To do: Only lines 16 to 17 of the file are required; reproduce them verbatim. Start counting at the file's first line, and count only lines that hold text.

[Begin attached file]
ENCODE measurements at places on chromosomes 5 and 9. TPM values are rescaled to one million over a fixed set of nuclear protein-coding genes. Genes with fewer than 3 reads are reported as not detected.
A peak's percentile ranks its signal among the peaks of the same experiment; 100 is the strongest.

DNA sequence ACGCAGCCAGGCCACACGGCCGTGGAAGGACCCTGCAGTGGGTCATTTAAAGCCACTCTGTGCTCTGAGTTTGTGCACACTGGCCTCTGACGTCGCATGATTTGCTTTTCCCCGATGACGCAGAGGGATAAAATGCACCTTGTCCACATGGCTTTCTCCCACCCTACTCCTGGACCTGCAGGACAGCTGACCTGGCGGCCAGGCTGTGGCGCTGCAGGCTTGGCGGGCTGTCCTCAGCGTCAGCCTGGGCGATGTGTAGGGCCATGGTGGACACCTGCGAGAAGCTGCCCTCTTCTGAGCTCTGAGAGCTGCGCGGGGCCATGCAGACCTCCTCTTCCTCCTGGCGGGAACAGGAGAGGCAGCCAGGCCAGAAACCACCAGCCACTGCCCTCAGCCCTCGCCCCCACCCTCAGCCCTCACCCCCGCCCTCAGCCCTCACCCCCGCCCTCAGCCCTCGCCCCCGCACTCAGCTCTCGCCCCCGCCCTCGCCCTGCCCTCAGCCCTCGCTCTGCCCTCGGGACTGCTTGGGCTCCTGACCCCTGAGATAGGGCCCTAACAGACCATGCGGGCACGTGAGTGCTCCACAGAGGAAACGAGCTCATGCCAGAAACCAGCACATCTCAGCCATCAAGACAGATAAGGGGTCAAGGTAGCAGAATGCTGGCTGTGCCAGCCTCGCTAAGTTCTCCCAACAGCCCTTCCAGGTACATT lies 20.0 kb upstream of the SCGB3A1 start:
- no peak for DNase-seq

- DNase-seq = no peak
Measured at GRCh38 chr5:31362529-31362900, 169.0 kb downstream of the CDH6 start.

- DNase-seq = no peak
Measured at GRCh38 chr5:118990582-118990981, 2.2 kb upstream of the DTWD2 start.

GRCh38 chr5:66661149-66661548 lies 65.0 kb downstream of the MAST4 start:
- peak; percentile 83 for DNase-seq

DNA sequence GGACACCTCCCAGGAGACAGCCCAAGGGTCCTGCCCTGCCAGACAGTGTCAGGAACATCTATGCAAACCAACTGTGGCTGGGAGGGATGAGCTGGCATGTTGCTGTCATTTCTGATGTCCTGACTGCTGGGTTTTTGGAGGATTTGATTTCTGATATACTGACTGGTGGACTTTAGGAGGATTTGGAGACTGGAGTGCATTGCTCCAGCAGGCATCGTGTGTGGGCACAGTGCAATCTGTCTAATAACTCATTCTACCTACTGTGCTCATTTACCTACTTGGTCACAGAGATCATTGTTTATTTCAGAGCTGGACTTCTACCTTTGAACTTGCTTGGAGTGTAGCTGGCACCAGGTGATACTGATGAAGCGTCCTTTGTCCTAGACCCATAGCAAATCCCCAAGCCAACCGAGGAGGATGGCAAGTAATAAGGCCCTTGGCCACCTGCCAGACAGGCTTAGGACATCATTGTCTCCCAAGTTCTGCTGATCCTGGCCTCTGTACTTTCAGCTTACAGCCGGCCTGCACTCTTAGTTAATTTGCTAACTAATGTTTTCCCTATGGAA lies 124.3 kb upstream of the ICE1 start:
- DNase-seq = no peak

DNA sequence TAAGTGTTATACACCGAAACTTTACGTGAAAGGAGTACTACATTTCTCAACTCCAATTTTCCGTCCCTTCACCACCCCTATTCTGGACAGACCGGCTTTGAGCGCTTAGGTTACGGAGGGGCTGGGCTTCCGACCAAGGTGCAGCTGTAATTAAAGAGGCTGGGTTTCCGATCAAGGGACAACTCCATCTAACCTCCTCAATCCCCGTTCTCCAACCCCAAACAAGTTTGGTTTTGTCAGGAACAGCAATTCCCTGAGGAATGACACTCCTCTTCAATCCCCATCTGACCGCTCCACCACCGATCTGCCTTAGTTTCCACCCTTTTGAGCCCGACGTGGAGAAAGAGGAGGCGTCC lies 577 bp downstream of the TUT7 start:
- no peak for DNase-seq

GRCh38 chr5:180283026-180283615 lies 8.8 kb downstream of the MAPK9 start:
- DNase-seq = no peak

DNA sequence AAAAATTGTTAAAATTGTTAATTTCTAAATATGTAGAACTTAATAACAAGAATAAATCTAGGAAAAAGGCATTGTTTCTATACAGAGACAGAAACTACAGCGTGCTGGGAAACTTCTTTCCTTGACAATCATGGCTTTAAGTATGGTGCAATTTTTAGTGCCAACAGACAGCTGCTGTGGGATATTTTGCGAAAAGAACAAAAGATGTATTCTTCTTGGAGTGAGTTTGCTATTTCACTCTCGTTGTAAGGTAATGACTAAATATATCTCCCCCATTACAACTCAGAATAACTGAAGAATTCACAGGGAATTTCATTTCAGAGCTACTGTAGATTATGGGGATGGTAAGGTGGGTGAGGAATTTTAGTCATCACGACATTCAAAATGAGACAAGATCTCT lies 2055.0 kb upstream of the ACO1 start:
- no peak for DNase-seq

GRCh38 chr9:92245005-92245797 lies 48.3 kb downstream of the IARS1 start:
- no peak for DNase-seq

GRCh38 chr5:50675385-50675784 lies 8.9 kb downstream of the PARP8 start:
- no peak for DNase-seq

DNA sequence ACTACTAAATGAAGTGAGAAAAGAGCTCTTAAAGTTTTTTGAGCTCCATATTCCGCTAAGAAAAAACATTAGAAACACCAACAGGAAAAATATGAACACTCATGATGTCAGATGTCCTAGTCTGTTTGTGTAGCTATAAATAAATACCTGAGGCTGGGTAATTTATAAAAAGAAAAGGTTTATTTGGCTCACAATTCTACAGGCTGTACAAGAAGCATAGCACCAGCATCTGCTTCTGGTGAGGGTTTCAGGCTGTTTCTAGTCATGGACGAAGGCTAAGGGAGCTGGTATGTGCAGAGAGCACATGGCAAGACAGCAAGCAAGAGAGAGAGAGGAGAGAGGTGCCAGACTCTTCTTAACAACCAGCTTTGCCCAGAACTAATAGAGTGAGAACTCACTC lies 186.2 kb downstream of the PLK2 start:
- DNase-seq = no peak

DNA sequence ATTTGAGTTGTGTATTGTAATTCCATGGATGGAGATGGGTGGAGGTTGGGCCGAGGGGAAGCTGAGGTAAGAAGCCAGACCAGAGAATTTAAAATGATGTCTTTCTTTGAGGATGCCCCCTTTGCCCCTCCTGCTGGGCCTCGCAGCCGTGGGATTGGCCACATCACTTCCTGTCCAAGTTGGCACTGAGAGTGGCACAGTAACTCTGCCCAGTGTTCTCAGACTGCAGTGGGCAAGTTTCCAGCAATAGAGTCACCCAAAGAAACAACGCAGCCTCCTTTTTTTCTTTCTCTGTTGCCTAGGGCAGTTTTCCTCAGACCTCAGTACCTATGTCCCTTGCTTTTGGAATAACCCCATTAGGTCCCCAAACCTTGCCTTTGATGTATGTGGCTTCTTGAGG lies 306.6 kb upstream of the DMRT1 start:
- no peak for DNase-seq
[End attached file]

- DNase-seq = no peak

DNA sequence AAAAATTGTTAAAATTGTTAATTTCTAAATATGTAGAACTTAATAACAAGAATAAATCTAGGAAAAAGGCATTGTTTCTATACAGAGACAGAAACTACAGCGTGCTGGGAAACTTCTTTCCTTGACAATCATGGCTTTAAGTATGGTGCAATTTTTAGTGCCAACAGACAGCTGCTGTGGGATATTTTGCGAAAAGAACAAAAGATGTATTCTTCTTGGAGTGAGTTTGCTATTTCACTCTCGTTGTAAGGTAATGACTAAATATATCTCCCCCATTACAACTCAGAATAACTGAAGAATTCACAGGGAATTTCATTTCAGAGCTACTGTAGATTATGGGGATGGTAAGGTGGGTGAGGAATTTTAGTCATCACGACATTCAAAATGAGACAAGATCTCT lies 2055.0 kb upstream of the ACO1 start: